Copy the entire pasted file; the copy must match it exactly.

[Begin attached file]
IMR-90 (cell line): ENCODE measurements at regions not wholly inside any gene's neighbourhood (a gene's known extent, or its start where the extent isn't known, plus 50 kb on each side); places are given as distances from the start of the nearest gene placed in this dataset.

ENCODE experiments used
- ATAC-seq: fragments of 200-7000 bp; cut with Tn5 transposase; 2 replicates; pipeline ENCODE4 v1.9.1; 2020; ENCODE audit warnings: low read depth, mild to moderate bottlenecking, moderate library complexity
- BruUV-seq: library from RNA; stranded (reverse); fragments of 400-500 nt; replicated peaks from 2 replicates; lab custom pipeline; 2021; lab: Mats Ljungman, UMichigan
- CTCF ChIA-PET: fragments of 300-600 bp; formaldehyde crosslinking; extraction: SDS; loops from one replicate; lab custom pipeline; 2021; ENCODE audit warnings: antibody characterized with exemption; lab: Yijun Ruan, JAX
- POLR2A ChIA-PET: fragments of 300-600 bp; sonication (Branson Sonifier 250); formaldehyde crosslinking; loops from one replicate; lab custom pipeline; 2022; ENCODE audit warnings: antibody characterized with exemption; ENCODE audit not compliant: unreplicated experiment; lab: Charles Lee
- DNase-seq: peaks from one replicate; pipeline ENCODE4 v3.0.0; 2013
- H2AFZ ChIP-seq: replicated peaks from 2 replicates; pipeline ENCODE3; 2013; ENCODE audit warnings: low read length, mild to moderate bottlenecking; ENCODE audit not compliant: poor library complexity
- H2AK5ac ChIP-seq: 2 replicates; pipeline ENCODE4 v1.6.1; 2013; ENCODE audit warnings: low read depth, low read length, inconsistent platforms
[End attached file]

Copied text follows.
IMR-90 (cell line): ENCODE measurements at regions not wholly inside any gene's neighbourhood (a gene's known extent, or its start where the extent isn't known, plus 50 kb on each side); places are given as distances from the start of the nearest gene placed in this dataset.

ENCODE experiments used
- ATAC-seq: fragments of 200-7000 bp; cut with Tn5 transposase; 2 replicates; pipeline ENCODE4 v1.9.1; 2020; ENCODE audit warnings: low read depth, mild to moderate bottlenecking, moderate library complexity
- BruUV-seq: library from RNA; stranded (reverse); fragments of 400-500 nt; replicated peaks from 2 replicates; lab custom pipeline; 2021; lab: Mats Ljungman, UMichigan
- CTCF ChIA-PET: fragments of 300-600 bp; formaldehyde crosslinking; extraction: SDS; loops from one replicate; lab custom pipeline; 2021; ENCODE audit warnings: antibody characterized with exemption; lab: Yijun Ruan, JAX
- POLR2A ChIA-PET: fragments of 300-600 bp; sonication (Branson Sonifier 250); formaldehyde crosslinking; loops from one replicate; lab custom pipeline; 2022; ENCODE audit warnings: antibody characterized with exemption; ENCODE audit not compliant: unreplicated experiment; lab: Charles Lee
- DNase-seq: peaks from one replicate; pipeline ENCODE4 v3.0.0; 2013
- H2AFZ ChIP-seq: replicated peaks from 2 replicates; pipeline ENCODE3; 2013; ENCODE audit warnings: low read length, mild to moderate bottlenecking; ENCODE audit not compliant: poor library complexity
- H2AK5ac ChIP-seq: 2 replicates; pipeline ENCODE4 v1.6.1; 2013; ENCODE audit warnings: low read depth, low read length, inconsistent platforms